Its use in the movie may have been inspired by a nonsense word the Sherman brothers (Robert B. Sherman and Richard M. Sherman) learned at summer camp.
They remembered having a word that the adults didn’t know, and thought the Banks children should have one, too.
13. P.L Travers hated all of the song in Mary Poppins
In the film ‘Saving Mr. Banks,’ a story about the making of Mary Poppins, it depicts author P.L Travers disliking all the songs in the film expect for ‘Let’s Go Fly A Kite.’
For this song, it apparently inspired her to dance and sing.
This is not accurate to what actually happened. In reality, Travers hated all of the songs. She felt they should be traditional tunes of the time period like “Ta-ra-ra Boom-de-yay.”
The only song she quietly sang along to was ‘Feed the Birds.’
12. P.L Travers didn’t watch the film for 20 years after the premiere
Travers disliked the film and would say so in interviews and private letters, but insisted she not be quoted.
She told her publisher that the film was ‘all wrapped around mediocrity of thought, poor glimmerings of understanding.’”
However, in 1987, Travers began writing a sequel to the film. This was the first time she had watched Mary Poppins in 20 years.
She apparently found that she enjoyed much of the film and wanted to use elements in the sequel that had originally been created by the Disney writers.
11. P.L Travers was not invited to the American premiere
Walt Disney did not initially invite the author of the book the the American premiere of the film.
He figured that it would be more convenient for her to just attend the premiere in England.
Both her lawyer and publisher requested that she be invited to the American premiere, but their request was ignored.
Her publisher eventually paid for her flight and the hotel. Travers sent a telegram to Disney that she was coming and a formal invitation was sent almost immediately.
10. The author cried when watching the film because she hated it so much
P.L Travers cried when she first watched the film, not from joy but from horror.
She wrote ‘tears ran on my cheeks because it was all so distorted…I was so shocked that I felt I would never write, let alone smile, again!’
When the film finished, she immediately went to Walt to demand the ‘Jolly Holiday’ animation be cut out completely.
Walt responded, ‘Pamela, that ship has sailed.’
9. Other actresses were originally considered for the part
Julie Andrews made the role of Mary Poppins iconic.
However, other actresses were first considered for the part.
They include Angela Lansbury, Mary Martin and Bette Davis.
Angela Lansbury would eventually appear in the sequel, Mary Poppins Returns, playing the Balloon lady.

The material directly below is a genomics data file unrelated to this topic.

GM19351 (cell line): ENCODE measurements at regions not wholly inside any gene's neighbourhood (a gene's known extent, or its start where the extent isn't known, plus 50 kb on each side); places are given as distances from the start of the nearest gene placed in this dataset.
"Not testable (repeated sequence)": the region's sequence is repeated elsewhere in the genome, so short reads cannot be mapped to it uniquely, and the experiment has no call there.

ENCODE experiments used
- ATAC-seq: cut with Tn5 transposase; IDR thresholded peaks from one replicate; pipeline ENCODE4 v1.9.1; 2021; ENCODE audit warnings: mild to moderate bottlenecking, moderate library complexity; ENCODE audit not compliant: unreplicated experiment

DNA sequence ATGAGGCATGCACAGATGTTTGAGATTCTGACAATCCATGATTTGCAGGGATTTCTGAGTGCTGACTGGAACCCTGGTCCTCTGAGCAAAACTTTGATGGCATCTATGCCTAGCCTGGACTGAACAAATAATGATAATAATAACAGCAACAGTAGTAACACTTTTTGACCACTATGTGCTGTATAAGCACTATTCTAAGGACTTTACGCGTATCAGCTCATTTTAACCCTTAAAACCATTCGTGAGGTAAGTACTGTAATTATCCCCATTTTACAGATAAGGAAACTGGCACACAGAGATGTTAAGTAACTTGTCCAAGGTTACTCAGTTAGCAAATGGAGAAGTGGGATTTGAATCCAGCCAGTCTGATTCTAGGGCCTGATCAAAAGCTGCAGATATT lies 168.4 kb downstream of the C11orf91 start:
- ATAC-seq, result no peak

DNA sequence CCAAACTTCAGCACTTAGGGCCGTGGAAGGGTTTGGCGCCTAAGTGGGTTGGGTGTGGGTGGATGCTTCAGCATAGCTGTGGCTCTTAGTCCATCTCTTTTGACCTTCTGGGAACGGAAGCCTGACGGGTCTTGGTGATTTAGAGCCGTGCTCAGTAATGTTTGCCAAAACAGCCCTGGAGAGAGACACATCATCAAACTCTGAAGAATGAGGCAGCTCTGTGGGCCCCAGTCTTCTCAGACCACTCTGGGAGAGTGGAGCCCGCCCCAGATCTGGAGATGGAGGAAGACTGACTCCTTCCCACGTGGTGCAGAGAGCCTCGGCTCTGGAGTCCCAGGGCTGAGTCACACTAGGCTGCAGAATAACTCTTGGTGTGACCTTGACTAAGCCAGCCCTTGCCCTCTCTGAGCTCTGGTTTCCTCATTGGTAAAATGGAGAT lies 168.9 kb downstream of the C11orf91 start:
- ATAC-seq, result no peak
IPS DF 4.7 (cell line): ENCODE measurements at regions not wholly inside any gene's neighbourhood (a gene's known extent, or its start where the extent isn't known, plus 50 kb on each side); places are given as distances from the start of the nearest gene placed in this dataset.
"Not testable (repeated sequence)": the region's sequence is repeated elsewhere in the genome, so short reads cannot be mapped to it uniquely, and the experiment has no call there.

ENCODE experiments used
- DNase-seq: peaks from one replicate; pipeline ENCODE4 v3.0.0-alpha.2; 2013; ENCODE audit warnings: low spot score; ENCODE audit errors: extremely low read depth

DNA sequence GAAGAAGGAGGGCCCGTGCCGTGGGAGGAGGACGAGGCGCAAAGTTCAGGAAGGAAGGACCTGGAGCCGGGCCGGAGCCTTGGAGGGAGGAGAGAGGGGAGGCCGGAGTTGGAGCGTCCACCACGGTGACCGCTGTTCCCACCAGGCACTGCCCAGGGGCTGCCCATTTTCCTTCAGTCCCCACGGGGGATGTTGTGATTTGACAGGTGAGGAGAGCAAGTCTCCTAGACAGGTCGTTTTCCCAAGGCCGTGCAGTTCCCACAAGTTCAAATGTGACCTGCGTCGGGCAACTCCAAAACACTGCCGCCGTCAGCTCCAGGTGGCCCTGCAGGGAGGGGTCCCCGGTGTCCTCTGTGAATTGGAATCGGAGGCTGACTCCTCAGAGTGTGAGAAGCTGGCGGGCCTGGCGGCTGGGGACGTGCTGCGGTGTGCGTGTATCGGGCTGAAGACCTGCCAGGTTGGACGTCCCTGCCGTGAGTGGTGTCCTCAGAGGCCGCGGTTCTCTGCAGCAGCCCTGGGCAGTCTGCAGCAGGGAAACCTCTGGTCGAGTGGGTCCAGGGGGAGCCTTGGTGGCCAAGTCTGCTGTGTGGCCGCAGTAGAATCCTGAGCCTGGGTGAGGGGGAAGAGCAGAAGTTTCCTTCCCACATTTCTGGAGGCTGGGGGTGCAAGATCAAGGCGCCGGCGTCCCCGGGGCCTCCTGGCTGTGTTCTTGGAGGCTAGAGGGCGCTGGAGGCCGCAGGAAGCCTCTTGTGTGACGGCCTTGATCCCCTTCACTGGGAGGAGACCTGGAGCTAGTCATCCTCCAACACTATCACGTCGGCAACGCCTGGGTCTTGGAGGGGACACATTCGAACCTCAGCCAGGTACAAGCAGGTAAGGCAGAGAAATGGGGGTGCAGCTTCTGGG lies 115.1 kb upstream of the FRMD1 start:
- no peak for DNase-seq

8. Step in Time was problematic for Walt Disney
The “Step in Time” dance sequence was originally meant to be nine minutes long.
The director eventually tried to cut it down to two after fearing it was far too long.
When Walt found out, he actually decided to add more elements to it.
Rather than cutting it down, he actually extended it to 14 minutes.
7. Dick Van Dyke had to pay Walt Disney to let him play Mr. Dawes
Dick Van Dyke had already been cast as Bert in the film.
However, feeling a little greedy, he also wanted to play the role of the villainous old bank president, Mr. Dawes.
He persuaded Walt Disney by screen-testing for the role and agreeing to make a donation to Cal Arts.
At the end of the film, he is credited as ‘Navckid Keyd’ which is an anagram for Dick Van Dyke.
6. Julie Andrews originally wanted to do ‘My Fair Lady’
Julie Andrews originally wanted to be cast in My Fair Lady, but was beat out by Audrey Hepburn.
At the 22nd Golden Globe Awards, Julie Andrews got her revenge on Jack Warner for not casting her.
She was nominated alongside Warner’s choice, Audrey Hepburn, in the same category for My Fair Lady.
Julie Andrews won the award, giving Warner and Hepburn the big old middle finger.
5. Julie Andrews almost died on the set of Mary Poppins
Speaking on Stephen Colbert’s ‘Late Show,’ Julie Andrews was talking about stunts she was doing.
She said there was one very dangerous day when she was in an ‘excruciatingly painful harness.’
She said she felt the wires slipping when she was suspended above a stage, and asked to be lowered gently because she didn’t feel too safe.
She said when she was eventually let down, she plummeted onto the stage and let rip with a few choice curse words.
4. The song ‘A Spoonful of Sugar’ was inspired by a polio vaccine
To woo her over, Walt Disney asked his people to create a song to help Julie Andrews accept the part.
Of the the songwriter’s children came home one day to tell him about the polio shot they had just received.
They said it was easy to take because the doctor put the medicine on a spoon with a sugar cube.
This is where the song ‘A Spoonful of Sugar,’ came from.
3. One actor had to be paid extra for this scene
One actor was so scared of heights that he had to be paid extra to do it.
The actor in question was Matthew Garber, who played Michael Banks.
The scene in question was the rooftop scenes.
The producers offered him an extra ten cents for every take they did.
2. One actor died when he was very young
Matthew Garber, the child actor who played Michael Banks, stopped acting when he got into his teens.
He then vanished from the main stream and out of the public eye.
Tragically he died when he was only 21 years old.
He had a bad case of hepatitis that spread through his body without him knowing.
1. It took over two years to plan and compose all of the songs
The music in Mary Poppins was written by songwriting brothers Richard M. Sherman and Robert B. Sherman.
They began writing the score for the film even before the rights were secured.
It took an awful long time to compose all of the songs.
Two years to be precise, with some rumours insisting that it took closer to three!